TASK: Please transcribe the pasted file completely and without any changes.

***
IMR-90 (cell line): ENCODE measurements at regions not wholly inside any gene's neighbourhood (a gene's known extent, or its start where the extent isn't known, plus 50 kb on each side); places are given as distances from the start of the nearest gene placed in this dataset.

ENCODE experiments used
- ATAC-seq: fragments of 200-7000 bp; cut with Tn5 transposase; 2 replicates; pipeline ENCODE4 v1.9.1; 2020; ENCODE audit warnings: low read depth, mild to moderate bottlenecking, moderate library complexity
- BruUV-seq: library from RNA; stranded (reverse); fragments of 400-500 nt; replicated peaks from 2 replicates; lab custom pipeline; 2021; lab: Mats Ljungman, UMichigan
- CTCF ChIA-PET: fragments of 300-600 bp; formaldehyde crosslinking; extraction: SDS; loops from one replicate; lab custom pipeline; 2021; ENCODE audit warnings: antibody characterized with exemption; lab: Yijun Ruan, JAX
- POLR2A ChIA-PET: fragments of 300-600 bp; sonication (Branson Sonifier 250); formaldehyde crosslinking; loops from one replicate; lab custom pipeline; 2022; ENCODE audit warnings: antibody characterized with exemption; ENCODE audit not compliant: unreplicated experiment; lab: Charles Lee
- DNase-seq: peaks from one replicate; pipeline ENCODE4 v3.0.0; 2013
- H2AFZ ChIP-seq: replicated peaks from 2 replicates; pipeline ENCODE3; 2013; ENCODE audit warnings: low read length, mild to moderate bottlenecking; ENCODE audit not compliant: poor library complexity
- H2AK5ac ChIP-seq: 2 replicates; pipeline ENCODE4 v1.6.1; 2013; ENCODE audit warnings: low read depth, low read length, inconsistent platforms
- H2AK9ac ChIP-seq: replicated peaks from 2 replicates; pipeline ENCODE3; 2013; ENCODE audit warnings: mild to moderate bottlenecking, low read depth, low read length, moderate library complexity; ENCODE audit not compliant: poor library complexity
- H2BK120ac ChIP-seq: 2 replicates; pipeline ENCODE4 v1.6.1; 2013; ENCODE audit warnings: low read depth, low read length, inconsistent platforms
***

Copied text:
IMR-90 (cell line): ENCODE measurements at regions not wholly inside any gene's neighbourhood (a gene's known extent, or its start where the extent isn't known, plus 50 kb on each side); places are given as distances from the start of the nearest gene placed in this dataset.

ENCODE experiments used
- ATAC-seq: fragments of 200-7000 bp; cut with Tn5 transposase; 2 replicates; pipeline ENCODE4 v1.9.1; 2020; ENCODE audit warnings: low read depth, mild to moderate bottlenecking, moderate library complexity
- BruUV-seq: library from RNA; stranded (reverse); fragments of 400-500 nt; replicated peaks from 2 replicates; lab custom pipeline; 2021; lab: Mats Ljungman, UMichigan
- CTCF ChIA-PET: fragments of 300-600 bp; formaldehyde crosslinking; extraction: SDS; loops from one replicate; lab custom pipeline; 2021; ENCODE audit warnings: antibody characterized with exemption; lab: Yijun Ruan, JAX
- POLR2A ChIA-PET: fragments of 300-600 bp; sonication (Branson Sonifier 250); formaldehyde crosslinking; loops from one replicate; lab custom pipeline; 2022; ENCODE audit warnings: antibody characterized with exemption; ENCODE audit not compliant: unreplicated experiment; lab: Charles Lee
- DNase-seq: peaks from one replicate; pipeline ENCODE4 v3.0.0; 2013
- H2AFZ ChIP-seq: replicated peaks from 2 replicates; pipeline ENCODE3; 2013; ENCODE audit warnings: low read length, mild to moderate bottlenecking; ENCODE audit not compliant: poor library complexity
- H2AK5ac ChIP-seq: 2 replicates; pipeline ENCODE4 v1.6.1; 2013; ENCODE audit warnings: low read depth, low read length, inconsistent platforms
- H2AK9ac ChIP-seq: replicated peaks from 2 replicates; pipeline ENCODE3; 2013; ENCODE audit warnings: mild to moderate bottlenecking, low read depth, low read length, moderate library complexity; ENCODE audit not compliant: poor library complexity
- H2BK120ac ChIP-seq: 2 replicates; pipeline ENCODE4 v1.6.1; 2013; ENCODE audit warnings: low read depth, low read length, inconsistent platforms